Announced briefly last year and shown off in a recent Nintendo Direct, IRONFALL Invasion certainly turned some heads. It's one of the very few third person shooters available on the 3DS, developed by the relatively unknown VD-Dev - although it's been around for almost two decades and has developed several good games, it's yet to truly strike gold thus far. When Nintendo pushes an announcement like this it's typically something very much worth getting excited over, so will this title join those ranks?
Interestingly, the game is technically free to download. Doing so will let you play the campaign, as well as online multiplayer, though you'll be limited to the first stage of each. The developers have cleverly divided the rest of the content into two packs of DLC; one will give you access to the remainder of the campaign, while the other will unlock all stages, weapons and characters in multiplayer.
The game's campaign is fairly straightforward - aliens have invaded the planet and you, a heavily armoured soldier, are sent in to try and stop them. There are 11 stages, which typically just make you go from room to room fighting enemies until you reach the end. You've got the usual options to go about doing this - you can run, take cover, peek over walls or around corners, vault over walls, quick turn, and so on. The multitude of different control inputs can be tricky to get used to at first, but once you get the hang of it the gameplay becomes quite smooth. If you're playing on a New Nintendo 3DS, meanwhile, you can also use the C-stick to move the camera around a bit more easily - we should note, however, that it's quite sensitive, so precise firing can still be a little tricky. Interestingly, instead of having actual health you've got a heartrate - this'll go up by being fired at, but also by running, so don't overdo it!
For each stage you beat you'll unlock a set of challenges pertaining to that stage, which are more like survival missions - you'll be thrust into a section of the stage with the goal of either using the least bullets, surviving the longest or not allowing your heartrate to reach critical levels. Each of these has three difficulty levels, which all put you in a different part of the stage - this essentially makes each stage have 9 challenges.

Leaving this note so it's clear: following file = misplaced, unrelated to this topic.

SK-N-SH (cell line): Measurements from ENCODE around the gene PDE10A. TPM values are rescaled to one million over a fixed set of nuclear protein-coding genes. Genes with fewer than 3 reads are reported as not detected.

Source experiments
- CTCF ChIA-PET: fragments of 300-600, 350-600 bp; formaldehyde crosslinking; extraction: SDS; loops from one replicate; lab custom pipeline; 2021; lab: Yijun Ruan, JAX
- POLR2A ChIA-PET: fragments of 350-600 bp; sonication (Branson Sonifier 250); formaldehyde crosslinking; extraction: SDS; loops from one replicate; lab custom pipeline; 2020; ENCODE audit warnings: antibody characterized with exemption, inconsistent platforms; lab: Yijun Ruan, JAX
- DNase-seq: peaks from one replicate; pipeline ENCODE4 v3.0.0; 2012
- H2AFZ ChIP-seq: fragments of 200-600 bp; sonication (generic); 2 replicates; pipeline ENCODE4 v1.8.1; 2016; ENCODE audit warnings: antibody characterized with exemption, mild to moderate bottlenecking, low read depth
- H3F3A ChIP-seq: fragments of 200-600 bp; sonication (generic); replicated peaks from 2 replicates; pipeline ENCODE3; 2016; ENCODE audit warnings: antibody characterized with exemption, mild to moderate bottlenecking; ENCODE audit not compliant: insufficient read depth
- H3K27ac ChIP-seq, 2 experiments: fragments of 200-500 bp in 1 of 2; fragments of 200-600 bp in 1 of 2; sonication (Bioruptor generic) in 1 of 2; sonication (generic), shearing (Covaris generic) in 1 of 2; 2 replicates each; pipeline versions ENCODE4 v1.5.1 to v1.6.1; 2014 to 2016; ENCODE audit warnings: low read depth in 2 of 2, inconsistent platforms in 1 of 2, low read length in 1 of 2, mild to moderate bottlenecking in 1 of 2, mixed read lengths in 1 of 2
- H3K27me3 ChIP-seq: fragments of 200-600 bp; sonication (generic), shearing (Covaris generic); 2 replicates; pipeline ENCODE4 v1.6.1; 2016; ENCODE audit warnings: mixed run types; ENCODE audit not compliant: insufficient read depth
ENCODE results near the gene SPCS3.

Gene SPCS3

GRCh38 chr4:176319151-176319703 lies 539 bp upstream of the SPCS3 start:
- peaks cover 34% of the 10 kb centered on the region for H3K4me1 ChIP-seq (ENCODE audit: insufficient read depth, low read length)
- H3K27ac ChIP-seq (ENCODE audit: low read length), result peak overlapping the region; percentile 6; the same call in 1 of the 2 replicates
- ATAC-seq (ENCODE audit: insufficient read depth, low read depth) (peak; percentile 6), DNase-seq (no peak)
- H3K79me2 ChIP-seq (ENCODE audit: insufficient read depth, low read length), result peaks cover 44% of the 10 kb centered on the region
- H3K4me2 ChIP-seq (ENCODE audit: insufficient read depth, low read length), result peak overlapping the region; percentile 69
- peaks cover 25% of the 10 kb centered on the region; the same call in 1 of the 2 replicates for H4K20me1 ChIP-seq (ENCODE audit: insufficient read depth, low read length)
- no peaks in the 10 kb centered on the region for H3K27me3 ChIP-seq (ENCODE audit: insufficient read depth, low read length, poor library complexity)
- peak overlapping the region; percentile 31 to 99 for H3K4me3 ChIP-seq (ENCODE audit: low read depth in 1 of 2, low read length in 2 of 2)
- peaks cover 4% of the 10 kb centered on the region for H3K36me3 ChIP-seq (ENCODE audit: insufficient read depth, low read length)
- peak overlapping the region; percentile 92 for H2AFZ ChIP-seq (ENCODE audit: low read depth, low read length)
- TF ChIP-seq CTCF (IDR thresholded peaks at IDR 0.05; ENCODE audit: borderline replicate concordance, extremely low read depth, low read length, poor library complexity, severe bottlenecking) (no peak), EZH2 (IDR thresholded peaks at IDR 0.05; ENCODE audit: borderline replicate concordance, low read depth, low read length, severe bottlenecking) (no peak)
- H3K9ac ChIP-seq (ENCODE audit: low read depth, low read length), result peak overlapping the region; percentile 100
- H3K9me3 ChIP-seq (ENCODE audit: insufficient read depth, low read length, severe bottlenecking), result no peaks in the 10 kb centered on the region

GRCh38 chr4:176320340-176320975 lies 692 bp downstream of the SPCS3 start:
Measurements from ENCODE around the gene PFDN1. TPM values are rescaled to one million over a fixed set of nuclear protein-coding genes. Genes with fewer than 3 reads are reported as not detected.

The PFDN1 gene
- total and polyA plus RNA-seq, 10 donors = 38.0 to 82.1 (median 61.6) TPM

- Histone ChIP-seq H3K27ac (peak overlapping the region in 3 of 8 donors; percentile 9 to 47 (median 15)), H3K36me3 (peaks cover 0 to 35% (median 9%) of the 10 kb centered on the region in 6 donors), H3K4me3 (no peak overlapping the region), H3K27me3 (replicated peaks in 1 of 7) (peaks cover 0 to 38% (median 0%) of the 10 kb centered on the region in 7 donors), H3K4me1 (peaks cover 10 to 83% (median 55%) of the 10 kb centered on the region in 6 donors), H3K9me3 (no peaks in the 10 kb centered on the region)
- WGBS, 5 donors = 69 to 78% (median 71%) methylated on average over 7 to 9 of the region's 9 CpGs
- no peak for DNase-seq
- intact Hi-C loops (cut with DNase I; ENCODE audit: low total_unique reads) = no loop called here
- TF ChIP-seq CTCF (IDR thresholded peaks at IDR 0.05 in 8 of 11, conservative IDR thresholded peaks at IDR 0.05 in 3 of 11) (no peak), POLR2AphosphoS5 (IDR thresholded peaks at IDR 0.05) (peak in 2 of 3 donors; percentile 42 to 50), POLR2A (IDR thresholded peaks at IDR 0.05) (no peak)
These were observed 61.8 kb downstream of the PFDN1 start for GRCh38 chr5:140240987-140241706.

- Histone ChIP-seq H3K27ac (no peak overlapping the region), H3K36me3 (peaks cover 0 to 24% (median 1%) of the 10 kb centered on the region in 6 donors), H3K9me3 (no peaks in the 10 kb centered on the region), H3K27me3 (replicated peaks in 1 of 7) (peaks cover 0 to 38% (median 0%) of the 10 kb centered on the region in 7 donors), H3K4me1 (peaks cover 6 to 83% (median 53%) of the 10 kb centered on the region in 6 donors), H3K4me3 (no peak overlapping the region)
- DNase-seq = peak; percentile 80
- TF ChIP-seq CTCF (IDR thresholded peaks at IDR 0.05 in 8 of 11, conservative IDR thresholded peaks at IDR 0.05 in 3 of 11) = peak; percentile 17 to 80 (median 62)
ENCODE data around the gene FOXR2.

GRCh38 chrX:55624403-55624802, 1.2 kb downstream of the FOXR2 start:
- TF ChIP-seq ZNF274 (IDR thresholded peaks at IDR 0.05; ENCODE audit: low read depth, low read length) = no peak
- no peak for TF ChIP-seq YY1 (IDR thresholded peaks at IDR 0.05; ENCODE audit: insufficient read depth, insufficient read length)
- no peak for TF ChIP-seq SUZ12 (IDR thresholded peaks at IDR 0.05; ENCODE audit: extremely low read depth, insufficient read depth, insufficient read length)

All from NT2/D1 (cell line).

Clearly, however, the meat of the game is the multiplayer. This uses essentially the exact same gameplay as the campaign, except with players fighting each other in one of several rooms taken directly from the campaign, each fairly decently sized and with several ammo pickups - whenever you pick one up, a message will be displayed on the screen so everybody has an idea of where you are. Before starting you can select one light and one heavy weapon, and then you're thrust into battle.
Aside from the standard free for all mode, you can also team up, either with teams of two or teams of three, but the maximum amount of players is six. Winning matches will get you credits, which don't really do much more than increase your displayed rank - however, if you're feeling particularly confident you can bet them away before you start a match to try and earn even more.
It must be said that for a downloadable 3DS game, IRONFALL Invasion looks quite good. Levels have a fair amount of detail and, despite this, the game manages to keep a consistently smooth framerate, even when playing online. The music doesn't really stand out from other similar games, but there is a sound test mode where you can listen to all of it if you choose to buy both the campaign and multiplayer packs.
IRONFALL Invasion is a technically impressive 3DS title, though unfortunately it doesn't really stand out for those familiar with the genre. The campaign never really mixes things up, and while the multiplayer is quite fun it can occasionally be quite a hassle to get a full game going. On top of that - since most stages must be bought - the free stage will likely end up being the one that will be played almost exclusively, which can be frustrating. Overall, however, the experience is still fairly solid, so we recommend giving the free content a shake and then deciding whether or not you want more of it.